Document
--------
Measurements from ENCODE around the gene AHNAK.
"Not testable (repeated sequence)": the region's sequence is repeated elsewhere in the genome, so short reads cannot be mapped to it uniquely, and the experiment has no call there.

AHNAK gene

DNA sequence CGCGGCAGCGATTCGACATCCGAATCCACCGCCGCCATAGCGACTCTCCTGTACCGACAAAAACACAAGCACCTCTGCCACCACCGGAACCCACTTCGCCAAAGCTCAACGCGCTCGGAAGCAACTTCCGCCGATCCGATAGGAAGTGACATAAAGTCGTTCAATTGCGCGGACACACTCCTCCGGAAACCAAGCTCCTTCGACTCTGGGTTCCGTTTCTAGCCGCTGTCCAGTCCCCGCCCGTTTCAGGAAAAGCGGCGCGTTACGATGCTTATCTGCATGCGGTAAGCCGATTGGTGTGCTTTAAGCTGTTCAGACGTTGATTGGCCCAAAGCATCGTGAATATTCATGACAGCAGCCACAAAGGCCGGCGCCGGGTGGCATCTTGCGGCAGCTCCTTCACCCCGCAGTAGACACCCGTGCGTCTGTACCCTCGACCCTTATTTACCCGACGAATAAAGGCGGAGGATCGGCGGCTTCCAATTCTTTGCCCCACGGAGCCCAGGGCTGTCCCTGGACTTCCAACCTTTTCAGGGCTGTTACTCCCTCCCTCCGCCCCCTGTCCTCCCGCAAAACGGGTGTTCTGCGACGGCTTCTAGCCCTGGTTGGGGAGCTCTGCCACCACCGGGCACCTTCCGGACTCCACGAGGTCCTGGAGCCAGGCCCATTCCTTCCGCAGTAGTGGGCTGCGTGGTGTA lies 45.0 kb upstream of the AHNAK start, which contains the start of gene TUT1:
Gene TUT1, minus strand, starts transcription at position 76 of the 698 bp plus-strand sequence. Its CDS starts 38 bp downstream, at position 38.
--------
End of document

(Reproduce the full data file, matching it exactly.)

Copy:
Measurements from ENCODE around the gene AHNAK.
"Not testable (repeated sequence)": the region's sequence is repeated elsewhere in the genome, so short reads cannot be mapped to it uniquely, and the experiment has no call there.

AHNAK gene

DNA sequence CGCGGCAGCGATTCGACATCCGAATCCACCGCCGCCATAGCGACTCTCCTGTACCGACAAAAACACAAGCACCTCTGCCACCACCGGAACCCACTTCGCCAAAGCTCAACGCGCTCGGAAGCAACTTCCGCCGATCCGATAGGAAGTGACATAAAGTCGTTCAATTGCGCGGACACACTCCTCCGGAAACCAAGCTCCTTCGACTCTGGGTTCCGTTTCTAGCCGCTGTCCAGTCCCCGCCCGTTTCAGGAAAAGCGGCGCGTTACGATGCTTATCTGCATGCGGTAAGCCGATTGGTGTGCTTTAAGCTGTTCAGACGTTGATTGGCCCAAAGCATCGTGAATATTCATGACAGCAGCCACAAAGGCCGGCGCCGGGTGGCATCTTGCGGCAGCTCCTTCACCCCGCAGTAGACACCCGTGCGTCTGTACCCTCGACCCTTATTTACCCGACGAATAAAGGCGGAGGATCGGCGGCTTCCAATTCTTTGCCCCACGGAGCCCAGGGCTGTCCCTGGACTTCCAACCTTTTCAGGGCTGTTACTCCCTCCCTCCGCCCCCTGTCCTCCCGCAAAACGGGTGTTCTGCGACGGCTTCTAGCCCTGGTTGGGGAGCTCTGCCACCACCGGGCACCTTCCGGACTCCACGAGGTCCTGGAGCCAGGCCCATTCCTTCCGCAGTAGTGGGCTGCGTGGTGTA lies 45.0 kb upstream of the AHNAK start, which contains the start of gene TUT1:
Gene TUT1, minus strand, starts transcription at position 76 of the 698 bp plus-strand sequence. Its CDS starts 38 bp downstream, at position 38.